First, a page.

At the beginning of each new year people around the world express their hopes and desires for seemingly elusive peace on earth. In the past year there have been many strides toward that goal. The greatest threat to peace and our survival, nuclear weapons, are at long last on the road to abolition. The people have spoken and leaders have heard. This new year we must recommit to the steps necessary to make this a reality.
In the words of Pope Francis,
Nuclear weapons are a global problem, affecting all nations, and impacting future generations and the planet that is our home. A global ethic is needed if we are to reduce the nuclear threat and work towards nuclear disarmament.
Governor Cuomo late last night vetoed a bill drafted by the correction officers’ union that seeks to protect guards from prosecution for acts of brutality against inmates at Rikers Island facilities. The bill would have given the Queens District Attorney exclusive jurisdiction in such cases.
“We’re relieved that Gov. Cuomo has put the health and safety of people, kids and even prison guards at Rikers Island over the political gamesmanship of the Correction Officers’ Benevolent Association,” said NYCLU Executive Director Donna Lieberman. “We need more accountability at Rikers, not less, and a wholesale reform of the culture of corruption and abuse that has gone on for too long."
I would like to write a poem and nail it
to a stake at humanity’s crossroads.
It would say: choose your path wisely.
It would say: this path we are on is far
too treacherous, a trap for the unwary
As the UN climate talks – COP20 – wrap up in Lima, CEO took part in a press conference to reflect on what two weeks of negotiations mean for climate justice and the road to Paris. Organised by the Institute of Climate Action and Theory, CEO was joined by with Michael Dorsey (board member of Sierra Club) and Jagoda Munic (Chair of Friends of the Earth International).
A popular headline in the media is to describe the Afghan War as “America’s longest,” as in this brief summary today from Foreign Policy:
The war in Afghanistan, America’s longest, is now formally over. The 13-year war, which claimed more than 2,200 American lives and cost more than one trillion dollars, ended quietly at a ceremony in Kabul yesterday. US President Barack Obama and other Western leaders promised their ongoing commitment under the rebranded Operation Resolute Support and insisted the war was a success. But the Taliban is poised for a comeback with a recent surge in violence in Kabul and around the country. There are concerns that Afghanistan’s military and fragile political institutions will crumble as the United States leaves.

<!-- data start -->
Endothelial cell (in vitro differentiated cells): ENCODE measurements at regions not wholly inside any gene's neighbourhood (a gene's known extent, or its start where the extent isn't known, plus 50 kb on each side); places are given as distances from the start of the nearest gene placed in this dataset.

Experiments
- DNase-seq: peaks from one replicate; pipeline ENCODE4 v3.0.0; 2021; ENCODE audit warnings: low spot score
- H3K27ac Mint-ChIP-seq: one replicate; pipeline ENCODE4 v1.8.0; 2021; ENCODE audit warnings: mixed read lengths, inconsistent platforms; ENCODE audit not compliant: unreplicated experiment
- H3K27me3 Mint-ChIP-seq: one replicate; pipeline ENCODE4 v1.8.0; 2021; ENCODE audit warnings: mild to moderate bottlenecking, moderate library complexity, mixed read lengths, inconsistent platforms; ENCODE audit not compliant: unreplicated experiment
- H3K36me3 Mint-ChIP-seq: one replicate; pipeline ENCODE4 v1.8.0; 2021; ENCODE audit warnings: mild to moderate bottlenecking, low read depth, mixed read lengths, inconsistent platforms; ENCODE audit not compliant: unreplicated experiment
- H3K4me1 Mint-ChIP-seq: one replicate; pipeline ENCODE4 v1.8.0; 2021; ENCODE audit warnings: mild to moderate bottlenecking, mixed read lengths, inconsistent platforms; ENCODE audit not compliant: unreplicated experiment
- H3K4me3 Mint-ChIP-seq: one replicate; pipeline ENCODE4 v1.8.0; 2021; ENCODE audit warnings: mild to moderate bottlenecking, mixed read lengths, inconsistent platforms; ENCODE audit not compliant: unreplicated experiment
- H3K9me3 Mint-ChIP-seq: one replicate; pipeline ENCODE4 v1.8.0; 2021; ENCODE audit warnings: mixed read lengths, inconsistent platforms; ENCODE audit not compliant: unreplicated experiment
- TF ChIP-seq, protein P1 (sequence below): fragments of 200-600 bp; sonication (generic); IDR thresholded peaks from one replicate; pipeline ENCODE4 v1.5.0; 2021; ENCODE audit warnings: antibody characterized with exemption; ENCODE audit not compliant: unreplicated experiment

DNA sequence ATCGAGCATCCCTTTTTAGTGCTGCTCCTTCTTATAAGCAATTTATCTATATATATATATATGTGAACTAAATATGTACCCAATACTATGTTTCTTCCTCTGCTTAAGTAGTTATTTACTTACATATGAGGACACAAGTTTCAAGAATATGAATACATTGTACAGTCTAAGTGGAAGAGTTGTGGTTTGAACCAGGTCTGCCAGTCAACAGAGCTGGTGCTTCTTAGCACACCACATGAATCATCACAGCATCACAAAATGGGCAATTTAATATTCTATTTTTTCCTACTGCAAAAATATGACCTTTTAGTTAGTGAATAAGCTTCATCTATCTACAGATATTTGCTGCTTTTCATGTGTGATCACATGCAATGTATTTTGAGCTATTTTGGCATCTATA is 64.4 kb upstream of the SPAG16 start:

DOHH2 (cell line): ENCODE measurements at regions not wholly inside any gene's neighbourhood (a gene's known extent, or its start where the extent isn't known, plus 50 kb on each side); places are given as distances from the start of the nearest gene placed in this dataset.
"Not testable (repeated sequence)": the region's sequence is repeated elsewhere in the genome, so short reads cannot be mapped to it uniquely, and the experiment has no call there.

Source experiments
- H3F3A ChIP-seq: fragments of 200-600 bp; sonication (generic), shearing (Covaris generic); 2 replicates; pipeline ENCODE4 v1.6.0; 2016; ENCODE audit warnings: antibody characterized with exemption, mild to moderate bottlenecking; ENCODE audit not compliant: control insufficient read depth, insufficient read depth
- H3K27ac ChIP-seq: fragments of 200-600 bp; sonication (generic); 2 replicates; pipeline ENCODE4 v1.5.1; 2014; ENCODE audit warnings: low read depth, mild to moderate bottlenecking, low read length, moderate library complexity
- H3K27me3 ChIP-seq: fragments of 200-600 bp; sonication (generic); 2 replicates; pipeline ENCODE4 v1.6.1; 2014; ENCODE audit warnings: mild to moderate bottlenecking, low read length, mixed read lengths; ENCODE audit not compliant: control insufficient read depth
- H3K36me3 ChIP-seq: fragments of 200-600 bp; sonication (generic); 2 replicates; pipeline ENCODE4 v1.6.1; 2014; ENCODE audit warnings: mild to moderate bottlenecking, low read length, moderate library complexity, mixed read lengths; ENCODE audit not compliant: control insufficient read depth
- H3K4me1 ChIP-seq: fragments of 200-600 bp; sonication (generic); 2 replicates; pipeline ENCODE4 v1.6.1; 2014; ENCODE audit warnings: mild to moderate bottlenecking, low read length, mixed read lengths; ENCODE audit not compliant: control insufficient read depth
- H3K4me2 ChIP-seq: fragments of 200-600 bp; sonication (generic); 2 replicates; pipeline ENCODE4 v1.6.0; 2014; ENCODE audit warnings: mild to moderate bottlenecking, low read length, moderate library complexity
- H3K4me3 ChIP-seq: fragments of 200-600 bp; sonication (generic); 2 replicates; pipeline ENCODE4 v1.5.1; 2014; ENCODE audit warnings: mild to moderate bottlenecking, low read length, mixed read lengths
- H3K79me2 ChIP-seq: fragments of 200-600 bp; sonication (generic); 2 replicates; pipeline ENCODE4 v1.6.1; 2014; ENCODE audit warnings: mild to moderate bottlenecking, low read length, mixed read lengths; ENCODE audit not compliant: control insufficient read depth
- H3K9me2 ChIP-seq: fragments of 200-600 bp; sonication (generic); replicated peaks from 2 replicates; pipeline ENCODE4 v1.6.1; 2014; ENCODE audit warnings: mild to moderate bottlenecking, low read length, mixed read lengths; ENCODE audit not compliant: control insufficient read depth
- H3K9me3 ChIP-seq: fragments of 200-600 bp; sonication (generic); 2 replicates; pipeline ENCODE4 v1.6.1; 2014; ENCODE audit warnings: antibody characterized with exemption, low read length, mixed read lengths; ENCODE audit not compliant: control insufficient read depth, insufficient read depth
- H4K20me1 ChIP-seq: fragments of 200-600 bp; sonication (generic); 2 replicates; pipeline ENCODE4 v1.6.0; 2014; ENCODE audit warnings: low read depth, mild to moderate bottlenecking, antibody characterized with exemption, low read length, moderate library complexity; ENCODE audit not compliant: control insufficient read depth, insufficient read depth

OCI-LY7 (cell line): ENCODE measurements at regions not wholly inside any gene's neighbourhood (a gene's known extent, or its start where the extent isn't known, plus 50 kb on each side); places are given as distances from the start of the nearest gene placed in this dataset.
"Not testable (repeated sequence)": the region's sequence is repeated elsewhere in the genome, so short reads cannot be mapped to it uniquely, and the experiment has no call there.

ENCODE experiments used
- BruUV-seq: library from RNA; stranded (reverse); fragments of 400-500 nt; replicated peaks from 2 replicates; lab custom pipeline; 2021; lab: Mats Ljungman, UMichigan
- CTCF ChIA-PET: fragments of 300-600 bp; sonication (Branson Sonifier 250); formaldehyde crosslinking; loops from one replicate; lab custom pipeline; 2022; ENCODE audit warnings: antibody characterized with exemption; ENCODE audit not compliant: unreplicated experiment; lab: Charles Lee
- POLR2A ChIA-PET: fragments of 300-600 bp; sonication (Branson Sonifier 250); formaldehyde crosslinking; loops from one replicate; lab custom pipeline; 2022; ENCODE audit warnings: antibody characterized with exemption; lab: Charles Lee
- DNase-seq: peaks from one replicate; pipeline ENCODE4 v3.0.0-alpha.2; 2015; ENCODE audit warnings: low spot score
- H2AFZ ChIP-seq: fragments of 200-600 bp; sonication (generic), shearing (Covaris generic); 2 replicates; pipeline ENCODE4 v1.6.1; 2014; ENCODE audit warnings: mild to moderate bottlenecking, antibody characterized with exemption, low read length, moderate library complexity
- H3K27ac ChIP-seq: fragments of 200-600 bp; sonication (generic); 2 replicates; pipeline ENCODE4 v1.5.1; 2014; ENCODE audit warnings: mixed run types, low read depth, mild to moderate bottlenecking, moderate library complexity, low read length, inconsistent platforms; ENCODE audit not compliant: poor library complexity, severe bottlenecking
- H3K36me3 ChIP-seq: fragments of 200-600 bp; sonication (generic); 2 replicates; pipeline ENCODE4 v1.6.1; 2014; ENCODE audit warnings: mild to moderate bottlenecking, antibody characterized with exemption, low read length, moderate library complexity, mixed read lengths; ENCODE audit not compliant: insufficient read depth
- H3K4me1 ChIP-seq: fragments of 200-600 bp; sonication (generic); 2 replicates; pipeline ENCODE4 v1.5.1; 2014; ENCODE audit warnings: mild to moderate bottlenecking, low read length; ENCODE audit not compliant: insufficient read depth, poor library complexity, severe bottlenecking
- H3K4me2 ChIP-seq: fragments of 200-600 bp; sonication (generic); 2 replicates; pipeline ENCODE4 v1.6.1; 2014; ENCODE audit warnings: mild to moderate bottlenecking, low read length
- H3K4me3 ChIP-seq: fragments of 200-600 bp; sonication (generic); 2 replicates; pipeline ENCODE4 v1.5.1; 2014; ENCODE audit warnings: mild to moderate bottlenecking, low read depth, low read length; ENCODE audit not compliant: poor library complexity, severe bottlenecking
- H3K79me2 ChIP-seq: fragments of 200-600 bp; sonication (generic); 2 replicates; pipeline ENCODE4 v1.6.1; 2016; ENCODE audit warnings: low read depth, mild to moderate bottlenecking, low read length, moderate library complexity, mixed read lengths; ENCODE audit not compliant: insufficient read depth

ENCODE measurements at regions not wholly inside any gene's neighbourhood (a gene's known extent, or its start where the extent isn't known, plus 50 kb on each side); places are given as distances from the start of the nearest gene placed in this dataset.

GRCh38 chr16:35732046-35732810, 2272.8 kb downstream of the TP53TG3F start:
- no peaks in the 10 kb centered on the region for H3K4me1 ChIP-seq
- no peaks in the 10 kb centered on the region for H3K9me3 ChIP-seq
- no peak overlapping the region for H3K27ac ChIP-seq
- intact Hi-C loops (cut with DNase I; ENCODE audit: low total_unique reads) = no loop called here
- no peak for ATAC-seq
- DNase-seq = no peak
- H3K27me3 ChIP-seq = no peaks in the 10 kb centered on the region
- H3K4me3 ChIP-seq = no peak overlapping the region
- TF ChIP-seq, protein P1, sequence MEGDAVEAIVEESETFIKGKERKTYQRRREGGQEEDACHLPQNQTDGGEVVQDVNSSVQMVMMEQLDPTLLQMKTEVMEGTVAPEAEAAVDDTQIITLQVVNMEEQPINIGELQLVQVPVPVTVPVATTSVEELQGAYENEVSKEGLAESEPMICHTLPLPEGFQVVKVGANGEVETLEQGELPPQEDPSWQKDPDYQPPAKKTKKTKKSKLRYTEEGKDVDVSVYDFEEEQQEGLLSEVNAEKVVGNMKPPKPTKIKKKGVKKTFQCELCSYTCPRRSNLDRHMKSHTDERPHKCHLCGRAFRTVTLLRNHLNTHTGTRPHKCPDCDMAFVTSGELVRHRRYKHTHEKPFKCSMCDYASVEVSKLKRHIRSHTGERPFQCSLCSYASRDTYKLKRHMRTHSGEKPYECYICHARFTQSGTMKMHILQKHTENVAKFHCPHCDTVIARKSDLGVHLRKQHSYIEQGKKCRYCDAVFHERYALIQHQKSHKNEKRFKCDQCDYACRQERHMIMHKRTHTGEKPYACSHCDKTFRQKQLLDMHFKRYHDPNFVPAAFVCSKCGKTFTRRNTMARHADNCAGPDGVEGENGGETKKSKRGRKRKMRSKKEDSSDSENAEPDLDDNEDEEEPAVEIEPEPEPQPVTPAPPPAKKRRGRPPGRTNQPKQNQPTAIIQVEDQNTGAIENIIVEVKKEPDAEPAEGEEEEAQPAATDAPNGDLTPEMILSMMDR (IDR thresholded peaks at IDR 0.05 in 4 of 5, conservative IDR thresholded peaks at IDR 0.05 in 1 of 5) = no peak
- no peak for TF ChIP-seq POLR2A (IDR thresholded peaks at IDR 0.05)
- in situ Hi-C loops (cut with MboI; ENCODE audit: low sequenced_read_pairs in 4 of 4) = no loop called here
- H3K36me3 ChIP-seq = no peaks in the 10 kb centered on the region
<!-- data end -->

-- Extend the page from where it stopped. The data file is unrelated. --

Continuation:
A new report released at COP20 by CEO, the Democracy Center and Transnational Institute shows how corporations causing social and environmental destruction in the Andes and Amazon are driving climate change, whilst enjoying influential seats at the climate-negotiating table.
The report shows how three corporations involved in extractives industries in the Andes and Amazon are causing environmental and social damage on the ground where they operate, whilst simultaneously exerting influence to undermine climate policy-making spaces despite the fact their activities drive climate change. The report outlines how the influence that Repsol (Spanish), Glencore-Xstrata (Swiss) and Enel-Endesa (Italian/Spanish) have managed to accrue over national and international climate policy decisions enables them to push for false "solutions" which in fact allow them to continue to pollute – and even profit from doing so, through mechanisms such as carbon offsetting.